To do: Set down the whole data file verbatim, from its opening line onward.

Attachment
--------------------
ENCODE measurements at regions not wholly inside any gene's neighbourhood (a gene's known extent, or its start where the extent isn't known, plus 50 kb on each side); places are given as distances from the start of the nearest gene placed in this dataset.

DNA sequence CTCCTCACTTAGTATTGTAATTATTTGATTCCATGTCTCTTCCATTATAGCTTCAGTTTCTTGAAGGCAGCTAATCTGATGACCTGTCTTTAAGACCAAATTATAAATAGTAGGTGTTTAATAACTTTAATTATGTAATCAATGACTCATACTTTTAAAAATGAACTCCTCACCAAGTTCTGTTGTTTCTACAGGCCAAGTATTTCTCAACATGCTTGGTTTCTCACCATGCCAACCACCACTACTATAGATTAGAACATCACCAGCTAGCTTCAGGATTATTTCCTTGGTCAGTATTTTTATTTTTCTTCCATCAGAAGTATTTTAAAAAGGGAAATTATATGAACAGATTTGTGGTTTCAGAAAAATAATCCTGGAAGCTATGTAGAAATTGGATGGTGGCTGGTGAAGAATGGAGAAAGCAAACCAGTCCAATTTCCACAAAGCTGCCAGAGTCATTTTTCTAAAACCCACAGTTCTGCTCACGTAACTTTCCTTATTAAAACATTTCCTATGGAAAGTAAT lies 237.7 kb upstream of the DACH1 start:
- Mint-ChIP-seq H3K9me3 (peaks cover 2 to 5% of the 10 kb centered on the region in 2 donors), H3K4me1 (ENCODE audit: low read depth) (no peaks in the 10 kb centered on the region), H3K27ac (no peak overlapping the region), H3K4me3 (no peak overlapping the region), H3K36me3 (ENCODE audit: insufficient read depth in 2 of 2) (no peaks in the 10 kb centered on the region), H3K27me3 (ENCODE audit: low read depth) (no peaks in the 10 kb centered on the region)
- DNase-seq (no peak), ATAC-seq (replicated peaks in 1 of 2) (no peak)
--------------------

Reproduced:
ENCODE measurements at regions not wholly inside any gene's neighbourhood (a gene's known extent, or its start where the extent isn't known, plus 50 kb on each side); places are given as distances from the start of the nearest gene placed in this dataset.

DNA sequence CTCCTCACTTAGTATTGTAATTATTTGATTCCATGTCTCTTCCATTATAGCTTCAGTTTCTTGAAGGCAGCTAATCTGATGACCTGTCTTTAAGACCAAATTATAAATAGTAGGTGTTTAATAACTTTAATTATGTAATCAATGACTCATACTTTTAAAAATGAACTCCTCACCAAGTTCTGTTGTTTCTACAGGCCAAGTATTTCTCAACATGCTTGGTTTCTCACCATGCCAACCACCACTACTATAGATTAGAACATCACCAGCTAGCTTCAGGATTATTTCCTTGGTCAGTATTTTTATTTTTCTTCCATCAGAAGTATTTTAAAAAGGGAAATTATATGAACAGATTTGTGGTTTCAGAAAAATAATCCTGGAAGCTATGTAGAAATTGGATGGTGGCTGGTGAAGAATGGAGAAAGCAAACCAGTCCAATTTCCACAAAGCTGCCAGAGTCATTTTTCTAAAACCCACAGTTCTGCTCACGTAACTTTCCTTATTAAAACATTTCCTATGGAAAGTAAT lies 237.7 kb upstream of the DACH1 start:
- Mint-ChIP-seq H3K9me3 (peaks cover 2 to 5% of the 10 kb centered on the region in 2 donors), H3K4me1 (ENCODE audit: low read depth) (no peaks in the 10 kb centered on the region), H3K27ac (no peak overlapping the region), H3K4me3 (no peak overlapping the region), H3K36me3 (ENCODE audit: insufficient read depth in 2 of 2) (no peaks in the 10 kb centered on the region), H3K27me3 (ENCODE audit: low read depth) (no peaks in the 10 kb centered on the region)
- DNase-seq (no peak), ATAC-seq (replicated peaks in 1 of 2) (no peak)